U.S. Sens. Jay Rockefeller (D-W.Va) and Olympia Snowe (R-Maine), who earlier this month proposed the Cybersecurity Act, today warned in the The Wall Street Journal that the country is at risk of cyberwar.
The op-ed piece ( subscription required ) says the U.S. needs to prepare for cyberattacks which have the potential to "disrupt or disable vital information networks" and "cause catastrophic economic loss and social havoc." It also states that national and economic security are at risk from such cyberattacks. The senators point to recent comments made by Mike McConnell, the former director of National Intelligence, that warned the U.S is already in the midst of a cyberwar, and that it is losing.
Today's editorial appears largely designed to garner broad support for the proposed Snowe-Rockefeller bill. The bill, introduced earlier this month, seeks, among other things, to strengthen cybersecurity by fostering better partnerships between the public and private sector. It would also create the position of a Senate-confirmed national cybersecurity adviser and would require the president to work closely with key private sector executives in the event of a cyber crisis.
The bill also calls for a public awareness campaign to make basic cybersecurity principles "as familiar as Smokey the Bear's advice for preventing forest fires," the senators wrote.
The proposed bill has its share of supporters, but the cyberwar rhetoric being used to justify the need for such measures is viewed skeptically by growing numbers in the industry. Warnings about cyberwar, especially in the wake of the China-based attacks against Google and more than 30 other high-tech companies, is unnecessary overhyping of what's going, some experts say.
One of them is noted security researcher Marcus Ranum, chief security officer at Tenable Network Security Inc. In an opinion piece in U.S. News and World Report earlier this week, Ranum warned that the cyberwar rhetoric is scarier than actual war.
"Suddenly, the steady drumbeat of computer/network security has been pushed to center stage, and now our government is talking about "cyberwar" and pointing a finger at China," Ranum wrote. "Unless you've been asleep for a decade, you ought to be worried when our government starts using the rhetoric of warfare — especially vocabulary like 'pre-emptive' and 'deterrence'."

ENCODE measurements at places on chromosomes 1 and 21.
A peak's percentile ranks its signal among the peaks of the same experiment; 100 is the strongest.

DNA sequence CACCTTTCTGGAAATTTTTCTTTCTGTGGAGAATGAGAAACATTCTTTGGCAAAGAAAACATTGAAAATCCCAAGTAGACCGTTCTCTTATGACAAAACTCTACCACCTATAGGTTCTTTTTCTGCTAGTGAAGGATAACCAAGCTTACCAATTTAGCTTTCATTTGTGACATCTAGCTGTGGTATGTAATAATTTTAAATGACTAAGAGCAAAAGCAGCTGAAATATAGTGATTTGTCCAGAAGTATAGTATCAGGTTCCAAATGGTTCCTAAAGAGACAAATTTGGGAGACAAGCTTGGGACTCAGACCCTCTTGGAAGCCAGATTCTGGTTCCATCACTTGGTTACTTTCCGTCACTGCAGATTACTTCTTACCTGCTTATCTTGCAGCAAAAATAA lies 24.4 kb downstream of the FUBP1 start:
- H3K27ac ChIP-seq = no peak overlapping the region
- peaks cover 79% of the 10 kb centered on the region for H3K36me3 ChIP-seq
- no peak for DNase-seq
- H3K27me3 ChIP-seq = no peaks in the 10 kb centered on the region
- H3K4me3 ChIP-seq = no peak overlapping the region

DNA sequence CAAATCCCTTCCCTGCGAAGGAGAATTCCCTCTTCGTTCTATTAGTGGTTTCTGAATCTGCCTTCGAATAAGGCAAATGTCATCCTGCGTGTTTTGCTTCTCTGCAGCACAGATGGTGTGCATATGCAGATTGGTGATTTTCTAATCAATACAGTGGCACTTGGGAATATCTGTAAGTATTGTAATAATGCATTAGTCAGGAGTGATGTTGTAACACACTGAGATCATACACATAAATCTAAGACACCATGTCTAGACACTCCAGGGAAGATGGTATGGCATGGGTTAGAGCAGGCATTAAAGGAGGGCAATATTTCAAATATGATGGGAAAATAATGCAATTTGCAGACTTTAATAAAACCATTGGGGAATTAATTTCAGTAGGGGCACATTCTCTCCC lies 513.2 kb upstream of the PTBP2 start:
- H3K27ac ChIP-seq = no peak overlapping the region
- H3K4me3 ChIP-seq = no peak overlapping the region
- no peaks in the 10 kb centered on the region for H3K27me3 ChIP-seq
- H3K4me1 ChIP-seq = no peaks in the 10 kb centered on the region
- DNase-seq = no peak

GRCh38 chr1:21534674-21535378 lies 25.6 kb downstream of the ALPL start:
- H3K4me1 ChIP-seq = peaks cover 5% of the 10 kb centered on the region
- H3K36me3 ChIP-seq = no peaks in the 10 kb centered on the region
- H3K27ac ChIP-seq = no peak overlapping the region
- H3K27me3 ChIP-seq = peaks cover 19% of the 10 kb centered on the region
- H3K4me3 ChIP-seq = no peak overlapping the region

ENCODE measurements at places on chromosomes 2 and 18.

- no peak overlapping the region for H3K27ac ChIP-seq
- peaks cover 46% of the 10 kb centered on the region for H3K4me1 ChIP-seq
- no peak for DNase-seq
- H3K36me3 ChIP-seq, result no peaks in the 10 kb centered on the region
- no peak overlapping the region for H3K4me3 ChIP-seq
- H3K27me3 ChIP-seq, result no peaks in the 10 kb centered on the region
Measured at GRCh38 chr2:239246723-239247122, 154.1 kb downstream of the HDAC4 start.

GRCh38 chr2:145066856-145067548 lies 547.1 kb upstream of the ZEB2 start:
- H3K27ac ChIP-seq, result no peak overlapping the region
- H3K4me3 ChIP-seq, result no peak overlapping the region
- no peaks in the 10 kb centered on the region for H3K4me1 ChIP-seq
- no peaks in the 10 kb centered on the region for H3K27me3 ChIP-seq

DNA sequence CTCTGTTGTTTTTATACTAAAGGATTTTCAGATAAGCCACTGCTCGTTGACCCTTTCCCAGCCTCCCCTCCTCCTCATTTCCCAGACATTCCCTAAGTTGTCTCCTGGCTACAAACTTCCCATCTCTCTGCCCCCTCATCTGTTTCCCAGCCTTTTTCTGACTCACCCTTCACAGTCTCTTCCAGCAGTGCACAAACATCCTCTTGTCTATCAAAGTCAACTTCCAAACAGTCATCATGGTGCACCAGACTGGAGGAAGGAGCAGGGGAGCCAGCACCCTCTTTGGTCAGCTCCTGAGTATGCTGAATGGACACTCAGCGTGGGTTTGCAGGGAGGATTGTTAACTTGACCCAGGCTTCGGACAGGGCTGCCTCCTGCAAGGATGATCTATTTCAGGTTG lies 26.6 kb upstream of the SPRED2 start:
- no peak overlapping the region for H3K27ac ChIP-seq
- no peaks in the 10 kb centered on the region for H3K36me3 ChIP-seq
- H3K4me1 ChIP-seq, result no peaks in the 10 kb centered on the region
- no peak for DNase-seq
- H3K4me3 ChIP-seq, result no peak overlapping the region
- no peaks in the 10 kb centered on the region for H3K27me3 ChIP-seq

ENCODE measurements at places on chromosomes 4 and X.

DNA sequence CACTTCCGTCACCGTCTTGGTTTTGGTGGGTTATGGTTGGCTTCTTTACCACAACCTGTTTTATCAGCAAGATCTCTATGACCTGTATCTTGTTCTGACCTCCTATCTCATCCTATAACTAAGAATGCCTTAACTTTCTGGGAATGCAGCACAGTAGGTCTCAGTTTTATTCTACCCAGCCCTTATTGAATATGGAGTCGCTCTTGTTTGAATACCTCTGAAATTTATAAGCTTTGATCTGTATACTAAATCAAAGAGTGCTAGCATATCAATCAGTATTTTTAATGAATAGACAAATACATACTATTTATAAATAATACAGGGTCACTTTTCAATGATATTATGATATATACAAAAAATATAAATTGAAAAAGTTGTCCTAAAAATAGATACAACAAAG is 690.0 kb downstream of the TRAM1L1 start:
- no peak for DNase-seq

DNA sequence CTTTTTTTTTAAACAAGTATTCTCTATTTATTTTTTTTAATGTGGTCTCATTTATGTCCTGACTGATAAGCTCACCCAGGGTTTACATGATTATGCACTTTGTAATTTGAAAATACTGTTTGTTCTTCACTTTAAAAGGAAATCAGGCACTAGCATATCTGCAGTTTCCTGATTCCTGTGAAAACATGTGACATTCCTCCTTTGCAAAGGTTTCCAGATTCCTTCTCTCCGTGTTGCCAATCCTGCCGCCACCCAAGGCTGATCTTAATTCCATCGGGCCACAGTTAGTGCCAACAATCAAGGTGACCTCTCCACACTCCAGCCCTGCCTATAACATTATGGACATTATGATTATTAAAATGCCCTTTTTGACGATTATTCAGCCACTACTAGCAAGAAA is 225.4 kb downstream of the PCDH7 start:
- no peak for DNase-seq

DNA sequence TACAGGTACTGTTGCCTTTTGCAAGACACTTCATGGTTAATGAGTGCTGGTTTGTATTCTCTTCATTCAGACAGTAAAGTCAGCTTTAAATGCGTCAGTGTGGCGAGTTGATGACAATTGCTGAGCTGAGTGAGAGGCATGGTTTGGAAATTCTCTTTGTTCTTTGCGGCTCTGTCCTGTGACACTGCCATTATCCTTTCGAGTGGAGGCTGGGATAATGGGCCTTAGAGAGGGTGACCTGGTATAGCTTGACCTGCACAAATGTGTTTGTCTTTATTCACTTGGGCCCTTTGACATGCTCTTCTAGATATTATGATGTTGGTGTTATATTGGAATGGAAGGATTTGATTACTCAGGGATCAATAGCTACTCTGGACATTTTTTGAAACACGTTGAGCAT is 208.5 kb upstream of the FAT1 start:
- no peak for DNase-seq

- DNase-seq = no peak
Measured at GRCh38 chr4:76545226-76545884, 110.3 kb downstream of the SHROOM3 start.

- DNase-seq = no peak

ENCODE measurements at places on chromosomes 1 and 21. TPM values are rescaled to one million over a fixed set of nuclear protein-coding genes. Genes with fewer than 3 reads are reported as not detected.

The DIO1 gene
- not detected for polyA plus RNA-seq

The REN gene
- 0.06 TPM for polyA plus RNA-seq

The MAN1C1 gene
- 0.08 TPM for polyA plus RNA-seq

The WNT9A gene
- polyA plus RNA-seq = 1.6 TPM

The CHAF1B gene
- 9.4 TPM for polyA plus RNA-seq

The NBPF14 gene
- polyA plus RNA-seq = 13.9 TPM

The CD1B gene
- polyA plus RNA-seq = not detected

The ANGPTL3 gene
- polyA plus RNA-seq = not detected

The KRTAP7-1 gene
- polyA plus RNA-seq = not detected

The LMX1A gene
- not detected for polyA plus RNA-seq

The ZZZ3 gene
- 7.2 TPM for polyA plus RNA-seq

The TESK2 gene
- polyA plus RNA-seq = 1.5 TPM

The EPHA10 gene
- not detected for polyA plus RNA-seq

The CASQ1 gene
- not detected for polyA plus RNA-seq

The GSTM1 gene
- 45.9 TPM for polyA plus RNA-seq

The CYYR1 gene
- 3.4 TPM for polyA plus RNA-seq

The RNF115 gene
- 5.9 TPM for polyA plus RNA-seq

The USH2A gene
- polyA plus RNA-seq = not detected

Ranum today said that concerns about catastrophic economic loss and social havoc stemming from a cyberwar are misplaced.
"When some cyberwar pundit starts talking hellfire and damnation, you need to ask them whether their scenario is going to have the physical and psychological impact of a New Orleans flood or a 9/11," Ranum said in e-mailed comments to Computerworld . The oft-cited disruptions associated with a cyberwar, such as large scale power blackouts, are unlikely to result in the kind of mayhem that is being assumed, he said. Many "experience power failures sometimes lasting days – because of winter weather – and we don't dissolve into chaos," he said.
Ranum's sentiments are similar to that of a growing number of others. James Lewis, who headed a team that developed a set of cybersecurity recommendations for President Obama, recently wrote about the issue in a blog. The nation is not in the middle of a cyberwar, Lewis stressed.
It is unlikely that any country would pre-emptively launch a missile strike against critical infrastructure in the U.S. because of fear of massive retaliation. The same holds true for cyberwar, said Lewis, who is a senior fellow and program director at the Center for Strategic and International Studies. "Foreign leaders will not lightly begin a war with the United States, and the risk of cyber war is too high for frivolous or spontaneous engagement," he said.
Jaikumar Vijayan covers data security and privacy issues, financial services security and e-voting for Computerworld . Follow Jaikumar on Twitter at @jaivijayan or subscribe to Jaikumar's RSS feed . His e-mail address is firstname.lastname@example.org .